The Richness of IWOP including Australian examples
Given that IWO psychology addresses issues at the individual, group and organisational levels – and even at a societal level – it’s no surprise that this is reflected in the vast array of publications available to those interested in IWO psychology. SIOP has been prolific in its publication efforts, particularly with respect to a range of books published via Jossey-Bass and Routledge. In Figure 10.1 below, 56 SIOP books are displayed on bookshelf, from Organizational Climate and Culture (1990) in the top right, through to Social Networks at Work (2020) in the bottom left. We recommend that all students start a similar library and build their collection of resources across their career.
Look closely at Figure 10.1 – you’ll notice an extensive array of topics, with books from more recent years reflecting the increasing importance and impact of big data and technology. All books are edited, with chapters from various authors addressing different but related themes, and perhaps adopting different approaches or methodologies.
Look at topics which may be considered non-traditional. These topics are revealed in titles such as The Psychology of Entrepreneurship (2007), Errors in Organizations (2011), and more recently, Using Industrial/Organizational Psychology for the Greater Good: Helping Those Who Help Others (2013).
In Using Industrial/Organizational Psychology for the Greater Good, there’s a chapter co-authored by Michael Frese, a former president of IAAP. He’s a also co-editor of the other two books mentioned, and is a good example of an IWOP scholar who has worked successfully at various levels with organisations and across countries. With joint appointments from Singapore and Germany, he has researched matters such as personal initiative, training, and learning from errors and experiences. In particular he has focussed on the development of entrepreneurship and poverty reduction programs in emerging economies, taking a scientist-practitioner perspective and an action theory approach.
In Using Industrial/Organizational Psychology for the Greater Good, there is a chapter co-authored by Stuart Carr, Professor of Psychology at Massey University, Aotearoa/New Zealand, globally renowned for his use of IWOP for humanitarian purposes. Another chapter is co-authored by Michael Gielnik and Michael Frese, addressing entrepreneurship and poverty reduction, and the application of IWO psychology in developing countries. Back in Australia, there is the work of Charmine Härtel. As part of her inclusive entrepreneurship program, Härtel recently released some fascinating and relevant findings in the fourth most influential journal in the field of management, the Journal of Business Venturing. This study (Mafico, Krzeminska, Härtel, & Keller, 2021) – conducted with one of her PhD students and his other supervisors – has shown how different intellectual experiences of migrants show up in the way they organise their enterprises. For example, immigrants who had early experiences of inclusion tended to balance social and commercial goals and staff enterprises with individuals from their host and heritage cultures. In contrast, immigrants who had early experiences of exclusion tended to focus on social goals directed at their heritage country and to staff their enterprises with individuals from their heritage culture. It also found that the cultural gender expectations immigrant women grew up with influenced the degree to which they pursued social and gender normative organisational goals. Härtel and her colleagues are now seeking to leverage their findings to help migrants successfully start up and run businesses.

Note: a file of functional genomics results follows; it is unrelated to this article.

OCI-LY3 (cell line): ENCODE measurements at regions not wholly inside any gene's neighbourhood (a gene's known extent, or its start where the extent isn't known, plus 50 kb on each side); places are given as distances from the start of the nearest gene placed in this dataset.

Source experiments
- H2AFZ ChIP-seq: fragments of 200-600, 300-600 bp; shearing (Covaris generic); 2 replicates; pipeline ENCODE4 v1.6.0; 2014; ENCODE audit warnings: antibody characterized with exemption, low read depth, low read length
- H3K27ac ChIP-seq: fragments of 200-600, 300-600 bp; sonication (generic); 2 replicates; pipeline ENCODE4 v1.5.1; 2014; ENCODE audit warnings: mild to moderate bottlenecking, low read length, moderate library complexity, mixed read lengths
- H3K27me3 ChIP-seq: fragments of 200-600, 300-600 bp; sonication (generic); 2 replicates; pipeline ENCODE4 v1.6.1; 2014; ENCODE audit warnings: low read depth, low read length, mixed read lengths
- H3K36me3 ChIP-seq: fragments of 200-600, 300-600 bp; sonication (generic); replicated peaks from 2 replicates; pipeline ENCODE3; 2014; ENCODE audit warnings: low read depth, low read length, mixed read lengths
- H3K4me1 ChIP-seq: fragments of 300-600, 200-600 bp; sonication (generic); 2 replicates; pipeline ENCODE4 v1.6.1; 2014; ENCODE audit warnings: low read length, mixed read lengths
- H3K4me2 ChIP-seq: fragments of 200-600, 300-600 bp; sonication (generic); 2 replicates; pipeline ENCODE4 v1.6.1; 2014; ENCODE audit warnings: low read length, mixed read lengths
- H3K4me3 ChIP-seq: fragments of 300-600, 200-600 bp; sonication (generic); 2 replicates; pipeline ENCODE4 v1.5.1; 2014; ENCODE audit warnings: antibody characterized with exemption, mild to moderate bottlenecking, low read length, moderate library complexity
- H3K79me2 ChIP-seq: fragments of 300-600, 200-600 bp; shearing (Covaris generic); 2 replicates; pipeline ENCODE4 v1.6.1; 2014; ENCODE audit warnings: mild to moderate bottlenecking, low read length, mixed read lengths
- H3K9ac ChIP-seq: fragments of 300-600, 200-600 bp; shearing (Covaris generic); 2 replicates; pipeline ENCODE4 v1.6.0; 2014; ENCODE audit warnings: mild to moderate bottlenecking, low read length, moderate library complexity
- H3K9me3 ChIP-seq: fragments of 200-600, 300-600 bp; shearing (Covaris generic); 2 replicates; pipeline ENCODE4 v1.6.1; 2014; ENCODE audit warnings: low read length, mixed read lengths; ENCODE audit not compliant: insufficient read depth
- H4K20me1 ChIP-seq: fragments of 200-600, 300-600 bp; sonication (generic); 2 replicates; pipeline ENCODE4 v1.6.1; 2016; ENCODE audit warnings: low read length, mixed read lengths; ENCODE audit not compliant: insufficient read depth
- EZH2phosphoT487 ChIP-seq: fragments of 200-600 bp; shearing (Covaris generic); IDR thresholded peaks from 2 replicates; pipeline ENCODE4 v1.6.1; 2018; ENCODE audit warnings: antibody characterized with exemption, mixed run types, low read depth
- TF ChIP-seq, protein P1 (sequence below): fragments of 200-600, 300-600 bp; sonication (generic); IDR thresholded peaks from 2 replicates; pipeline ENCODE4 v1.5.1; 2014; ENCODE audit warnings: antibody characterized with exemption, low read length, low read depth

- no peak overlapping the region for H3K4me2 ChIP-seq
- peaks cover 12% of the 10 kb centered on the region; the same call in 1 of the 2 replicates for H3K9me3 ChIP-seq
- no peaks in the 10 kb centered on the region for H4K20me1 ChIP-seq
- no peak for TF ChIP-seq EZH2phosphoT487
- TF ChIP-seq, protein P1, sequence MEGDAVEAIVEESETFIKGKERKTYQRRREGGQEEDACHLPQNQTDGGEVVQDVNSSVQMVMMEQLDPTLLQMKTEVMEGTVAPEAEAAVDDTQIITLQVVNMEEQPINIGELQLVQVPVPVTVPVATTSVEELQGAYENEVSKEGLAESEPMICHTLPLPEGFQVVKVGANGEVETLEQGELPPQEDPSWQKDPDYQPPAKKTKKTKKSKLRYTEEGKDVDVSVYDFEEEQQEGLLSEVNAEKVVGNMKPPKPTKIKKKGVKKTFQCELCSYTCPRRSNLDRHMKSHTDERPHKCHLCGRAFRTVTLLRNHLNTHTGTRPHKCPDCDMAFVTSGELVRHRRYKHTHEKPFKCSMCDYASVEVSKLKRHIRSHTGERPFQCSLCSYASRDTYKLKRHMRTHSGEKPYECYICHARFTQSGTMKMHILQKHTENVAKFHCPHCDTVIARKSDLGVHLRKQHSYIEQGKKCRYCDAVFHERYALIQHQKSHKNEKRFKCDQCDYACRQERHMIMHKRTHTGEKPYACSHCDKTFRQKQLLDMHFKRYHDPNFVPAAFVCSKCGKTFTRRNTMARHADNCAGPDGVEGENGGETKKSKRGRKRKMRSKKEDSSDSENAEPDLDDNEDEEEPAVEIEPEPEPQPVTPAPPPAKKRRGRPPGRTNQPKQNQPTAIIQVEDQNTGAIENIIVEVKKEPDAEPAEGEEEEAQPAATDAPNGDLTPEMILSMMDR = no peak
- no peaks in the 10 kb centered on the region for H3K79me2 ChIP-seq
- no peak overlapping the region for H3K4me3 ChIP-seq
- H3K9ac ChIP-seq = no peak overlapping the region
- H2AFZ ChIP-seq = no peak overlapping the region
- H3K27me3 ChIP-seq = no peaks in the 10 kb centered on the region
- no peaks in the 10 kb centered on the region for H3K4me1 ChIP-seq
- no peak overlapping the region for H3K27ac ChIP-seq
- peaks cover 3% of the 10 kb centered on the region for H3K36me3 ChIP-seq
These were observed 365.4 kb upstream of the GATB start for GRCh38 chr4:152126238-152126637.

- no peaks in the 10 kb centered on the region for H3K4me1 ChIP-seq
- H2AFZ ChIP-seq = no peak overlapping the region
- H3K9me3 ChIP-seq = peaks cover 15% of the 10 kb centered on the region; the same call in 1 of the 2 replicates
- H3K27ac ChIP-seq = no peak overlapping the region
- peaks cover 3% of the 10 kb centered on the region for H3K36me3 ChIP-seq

The section above highlights some of Härtel’s recent work, with implications for migrants and business. The following reveals some of her background and professional journey, as well as that of seven other Australian IWO psychologists: four practitioners and four scholars in total (represented in Figure 10.2), although at times the lines are blurred.